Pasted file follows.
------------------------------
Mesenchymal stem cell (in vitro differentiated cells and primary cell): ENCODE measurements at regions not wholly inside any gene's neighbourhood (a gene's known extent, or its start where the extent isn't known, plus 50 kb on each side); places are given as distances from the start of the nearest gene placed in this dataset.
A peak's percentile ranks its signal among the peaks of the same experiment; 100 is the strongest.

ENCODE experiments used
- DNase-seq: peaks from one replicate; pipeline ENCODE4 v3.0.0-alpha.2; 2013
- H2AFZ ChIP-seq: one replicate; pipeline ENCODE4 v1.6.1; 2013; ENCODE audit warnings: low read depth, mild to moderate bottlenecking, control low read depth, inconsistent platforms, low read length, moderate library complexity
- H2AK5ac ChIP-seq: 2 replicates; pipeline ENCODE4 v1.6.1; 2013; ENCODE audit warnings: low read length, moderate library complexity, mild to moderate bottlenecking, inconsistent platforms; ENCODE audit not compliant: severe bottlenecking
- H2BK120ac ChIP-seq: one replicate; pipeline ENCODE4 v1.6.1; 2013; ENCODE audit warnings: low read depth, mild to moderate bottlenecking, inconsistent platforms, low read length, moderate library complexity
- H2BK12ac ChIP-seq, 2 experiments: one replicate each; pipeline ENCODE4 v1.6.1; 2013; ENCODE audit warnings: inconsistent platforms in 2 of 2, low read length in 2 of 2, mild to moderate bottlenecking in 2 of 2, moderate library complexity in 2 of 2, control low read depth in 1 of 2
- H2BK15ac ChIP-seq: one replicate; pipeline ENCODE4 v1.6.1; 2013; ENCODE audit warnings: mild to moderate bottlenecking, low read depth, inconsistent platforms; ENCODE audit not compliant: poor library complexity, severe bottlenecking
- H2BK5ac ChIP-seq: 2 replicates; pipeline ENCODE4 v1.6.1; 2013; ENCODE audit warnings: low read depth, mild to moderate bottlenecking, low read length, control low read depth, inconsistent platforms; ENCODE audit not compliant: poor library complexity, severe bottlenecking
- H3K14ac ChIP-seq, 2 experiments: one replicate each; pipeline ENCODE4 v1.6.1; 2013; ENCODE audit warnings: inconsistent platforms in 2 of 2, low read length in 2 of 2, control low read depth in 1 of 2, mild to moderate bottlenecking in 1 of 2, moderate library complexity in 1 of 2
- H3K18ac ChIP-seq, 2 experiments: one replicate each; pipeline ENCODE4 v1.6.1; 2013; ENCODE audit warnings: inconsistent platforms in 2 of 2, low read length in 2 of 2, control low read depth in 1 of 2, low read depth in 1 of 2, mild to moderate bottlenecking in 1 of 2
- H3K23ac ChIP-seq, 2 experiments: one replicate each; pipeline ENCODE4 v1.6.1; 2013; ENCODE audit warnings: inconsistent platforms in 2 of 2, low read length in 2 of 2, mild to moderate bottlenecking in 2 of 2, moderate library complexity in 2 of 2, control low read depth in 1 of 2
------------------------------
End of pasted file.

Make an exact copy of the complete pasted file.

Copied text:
Mesenchymal stem cell (in vitro differentiated cells and primary cell): ENCODE measurements at regions not wholly inside any gene's neighbourhood (a gene's known extent, or its start where the extent isn't known, plus 50 kb on each side); places are given as distances from the start of the nearest gene placed in this dataset.
A peak's percentile ranks its signal among the peaks of the same experiment; 100 is the strongest.

ENCODE experiments used
- DNase-seq: peaks from one replicate; pipeline ENCODE4 v3.0.0-alpha.2; 2013
- H2AFZ ChIP-seq: one replicate; pipeline ENCODE4 v1.6.1; 2013; ENCODE audit warnings: low read depth, mild to moderate bottlenecking, control low read depth, inconsistent platforms, low read length, moderate library complexity
- H2AK5ac ChIP-seq: 2 replicates; pipeline ENCODE4 v1.6.1; 2013; ENCODE audit warnings: low read length, moderate library complexity, mild to moderate bottlenecking, inconsistent platforms; ENCODE audit not compliant: severe bottlenecking
- H2BK120ac ChIP-seq: one replicate; pipeline ENCODE4 v1.6.1; 2013; ENCODE audit warnings: low read depth, mild to moderate bottlenecking, inconsistent platforms, low read length, moderate library complexity
- H2BK12ac ChIP-seq, 2 experiments: one replicate each; pipeline ENCODE4 v1.6.1; 2013; ENCODE audit warnings: inconsistent platforms in 2 of 2, low read length in 2 of 2, mild to moderate bottlenecking in 2 of 2, moderate library complexity in 2 of 2, control low read depth in 1 of 2
- H2BK15ac ChIP-seq: one replicate; pipeline ENCODE4 v1.6.1; 2013; ENCODE audit warnings: mild to moderate bottlenecking, low read depth, inconsistent platforms; ENCODE audit not compliant: poor library complexity, severe bottlenecking
- H2BK5ac ChIP-seq: 2 replicates; pipeline ENCODE4 v1.6.1; 2013; ENCODE audit warnings: low read depth, mild to moderate bottlenecking, low read length, control low read depth, inconsistent platforms; ENCODE audit not compliant: poor library complexity, severe bottlenecking
- H3K14ac ChIP-seq, 2 experiments: one replicate each; pipeline ENCODE4 v1.6.1; 2013; ENCODE audit warnings: inconsistent platforms in 2 of 2, low read length in 2 of 2, control low read depth in 1 of 2, mild to moderate bottlenecking in 1 of 2, moderate library complexity in 1 of 2
- H3K18ac ChIP-seq, 2 experiments: one replicate each; pipeline ENCODE4 v1.6.1; 2013; ENCODE audit warnings: inconsistent platforms in 2 of 2, low read length in 2 of 2, control low read depth in 1 of 2, low read depth in 1 of 2, mild to moderate bottlenecking in 1 of 2
- H3K23ac ChIP-seq, 2 experiments: one replicate each; pipeline ENCODE4 v1.6.1; 2013; ENCODE audit warnings: inconsistent platforms in 2 of 2, low read length in 2 of 2, mild to moderate bottlenecking in 2 of 2, moderate library complexity in 2 of 2, control low read depth in 1 of 2